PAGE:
I spent far too long using my man bag (mag) as my method of carrying everything to work. While this worked well when I was driving, all the additional items that you would not normally need to carry on your person start to add up. I found myself having to choose between bringing lunch or a spare shirt with me because a small bag SIMPLY DOES NOT WORK for commuting. A decent sized backpack, not one that the backpackers wear, but a decent size, makes life far far easier. Also I found that you can use a backpack as a fairly decent pillow if the need arises. I was able to pick one up at a discount surf shop for around $30 which fits all my needs. It even has a bunch of additional straps which can be used for affixing various items, such as a scooter, travel pillow etc (see below).
Rollup Travel Pillow
Not one of those inflatable ones. You don't want to be looking silly, blowing up and deflating that thing every journey. You can get some really comfy, really cheap travel pillows that are soft as heck and they roll up into a neat little bag, similar to a mini sleeping bag.
Portable phone charger
I first spotted these in Tokyo, they’re amazing. For less than $20, you can grab one off the internet. They are about the size of a credit card and just sit at the bottom of your bag and you forget about them. But when you get desperate and really need to make that call, you have your own personal phone charger. The battery in them is great, it can pretty much charge your smart phone from dead to full battery. Then when you get home you just chuck it on the charger and it’s good to go in a few hours for the next emergency.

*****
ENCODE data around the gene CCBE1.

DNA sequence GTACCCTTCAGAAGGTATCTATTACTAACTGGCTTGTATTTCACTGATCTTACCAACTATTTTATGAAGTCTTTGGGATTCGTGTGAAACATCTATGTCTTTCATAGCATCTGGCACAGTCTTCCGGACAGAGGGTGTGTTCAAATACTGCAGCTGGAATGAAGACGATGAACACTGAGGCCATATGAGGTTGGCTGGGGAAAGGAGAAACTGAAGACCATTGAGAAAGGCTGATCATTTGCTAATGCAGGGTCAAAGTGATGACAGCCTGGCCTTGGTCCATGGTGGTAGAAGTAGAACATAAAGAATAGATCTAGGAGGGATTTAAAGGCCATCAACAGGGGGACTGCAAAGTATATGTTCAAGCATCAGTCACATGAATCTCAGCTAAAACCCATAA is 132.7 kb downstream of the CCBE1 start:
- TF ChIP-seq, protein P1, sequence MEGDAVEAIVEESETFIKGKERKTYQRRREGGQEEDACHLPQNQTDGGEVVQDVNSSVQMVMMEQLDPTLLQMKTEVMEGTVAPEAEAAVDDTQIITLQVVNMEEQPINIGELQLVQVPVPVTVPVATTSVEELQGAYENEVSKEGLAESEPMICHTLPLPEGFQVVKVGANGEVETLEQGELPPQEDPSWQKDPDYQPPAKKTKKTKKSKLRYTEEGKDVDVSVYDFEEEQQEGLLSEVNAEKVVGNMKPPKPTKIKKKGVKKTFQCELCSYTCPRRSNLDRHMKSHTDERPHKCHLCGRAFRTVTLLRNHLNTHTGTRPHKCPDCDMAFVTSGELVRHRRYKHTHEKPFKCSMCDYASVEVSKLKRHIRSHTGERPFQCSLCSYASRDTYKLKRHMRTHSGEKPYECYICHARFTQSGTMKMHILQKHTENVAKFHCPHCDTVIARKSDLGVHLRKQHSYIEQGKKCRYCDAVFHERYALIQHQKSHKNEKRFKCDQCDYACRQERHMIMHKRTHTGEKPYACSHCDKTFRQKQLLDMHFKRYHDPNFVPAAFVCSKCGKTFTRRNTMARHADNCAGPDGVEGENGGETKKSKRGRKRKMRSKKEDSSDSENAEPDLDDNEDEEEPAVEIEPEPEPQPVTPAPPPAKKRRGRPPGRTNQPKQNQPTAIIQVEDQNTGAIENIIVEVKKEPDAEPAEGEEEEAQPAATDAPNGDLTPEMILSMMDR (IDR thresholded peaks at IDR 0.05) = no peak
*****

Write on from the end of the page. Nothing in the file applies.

For blocking out the light when you want some zzz’s
Headphones WITH CASE
Make sure you have a way to store these or carry multiple pairs. Due to the wear and tear your backpack will take and you’re anything like me, you will go through these faster than a meth addict goes through car stereos
Sleeping Apps for your Phone
I absolutely swear by using one of these apps. You can find them free on the android/apple store. Some of them come with some amazing features for helping you not only track your sleeping patterns, but also ways to enhance your sleep. Some of the features include:
- Using the phone's motion sensors to detect exactly when you fall asleep
- Graphs of your night to night progress
- And my favorite feature- Binaural beats; Which is a particular low hertz frequency which help with REM sleep. I fire up some binaural beats on the train using headphones and I'm out like a light in less than sixty seconds - Perfect for when you're using your commute as a way to sneak in some extra power sleep.
Some other useful items I also recommend:
- Lightweight paperback book (for when all batteries are dead). When you're commuting, you are bound to be often in the situation where you just can't get to a power plug. Bringing along a book for entertainment is always a great backup to your electronic goods.
- Compact Laptop (previously a tablet which I have now scrapped and vow never to use again but more on that later). I'm using an ativ book 9 and it's awesome.
Mmmm, some more of my failures :)
© 2014 Kane